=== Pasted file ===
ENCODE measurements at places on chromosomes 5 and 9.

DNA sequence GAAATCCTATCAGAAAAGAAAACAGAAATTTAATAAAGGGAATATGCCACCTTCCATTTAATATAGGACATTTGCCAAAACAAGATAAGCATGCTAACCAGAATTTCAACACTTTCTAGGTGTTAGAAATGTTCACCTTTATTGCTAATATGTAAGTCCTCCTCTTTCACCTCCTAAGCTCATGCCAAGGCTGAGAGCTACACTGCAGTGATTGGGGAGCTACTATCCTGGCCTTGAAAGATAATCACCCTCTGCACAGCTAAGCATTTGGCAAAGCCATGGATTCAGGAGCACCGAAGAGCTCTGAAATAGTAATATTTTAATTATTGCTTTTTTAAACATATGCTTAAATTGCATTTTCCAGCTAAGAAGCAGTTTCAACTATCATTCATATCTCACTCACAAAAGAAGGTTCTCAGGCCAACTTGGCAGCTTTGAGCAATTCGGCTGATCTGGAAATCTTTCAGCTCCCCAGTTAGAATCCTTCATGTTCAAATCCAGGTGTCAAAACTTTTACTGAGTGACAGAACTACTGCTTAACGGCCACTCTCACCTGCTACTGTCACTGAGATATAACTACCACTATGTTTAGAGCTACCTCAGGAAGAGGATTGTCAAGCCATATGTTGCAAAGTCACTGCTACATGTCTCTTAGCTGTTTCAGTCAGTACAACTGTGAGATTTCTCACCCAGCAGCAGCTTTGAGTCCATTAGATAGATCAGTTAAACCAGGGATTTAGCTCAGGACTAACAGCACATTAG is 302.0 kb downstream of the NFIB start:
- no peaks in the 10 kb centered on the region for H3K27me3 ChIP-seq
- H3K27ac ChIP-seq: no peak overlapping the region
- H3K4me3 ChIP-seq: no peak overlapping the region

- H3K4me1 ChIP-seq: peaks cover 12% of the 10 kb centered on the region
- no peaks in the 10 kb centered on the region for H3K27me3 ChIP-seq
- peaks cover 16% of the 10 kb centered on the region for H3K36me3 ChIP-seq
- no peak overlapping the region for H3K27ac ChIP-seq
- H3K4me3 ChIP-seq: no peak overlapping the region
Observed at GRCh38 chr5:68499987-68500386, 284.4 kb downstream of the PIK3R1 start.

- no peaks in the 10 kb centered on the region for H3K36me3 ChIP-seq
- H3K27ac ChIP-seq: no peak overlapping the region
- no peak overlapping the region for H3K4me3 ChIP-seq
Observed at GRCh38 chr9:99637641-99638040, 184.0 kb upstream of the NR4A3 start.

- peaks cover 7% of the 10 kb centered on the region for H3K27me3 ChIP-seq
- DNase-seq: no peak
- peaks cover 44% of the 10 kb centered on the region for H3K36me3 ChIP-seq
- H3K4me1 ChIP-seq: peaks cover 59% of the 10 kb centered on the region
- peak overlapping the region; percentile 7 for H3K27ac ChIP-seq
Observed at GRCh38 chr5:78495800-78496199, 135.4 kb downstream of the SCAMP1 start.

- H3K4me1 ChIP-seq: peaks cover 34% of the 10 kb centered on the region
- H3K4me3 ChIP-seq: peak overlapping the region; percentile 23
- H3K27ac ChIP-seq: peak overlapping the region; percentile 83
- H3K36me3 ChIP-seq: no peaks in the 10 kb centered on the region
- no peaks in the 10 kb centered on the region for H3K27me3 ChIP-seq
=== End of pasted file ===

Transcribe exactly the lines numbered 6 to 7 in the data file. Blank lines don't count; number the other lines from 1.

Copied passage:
- H3K4me1 ChIP-seq: peaks cover 12% of the 10 kb centered on the region
- no peaks in the 10 kb centered on the region for H3K27me3 ChIP-seq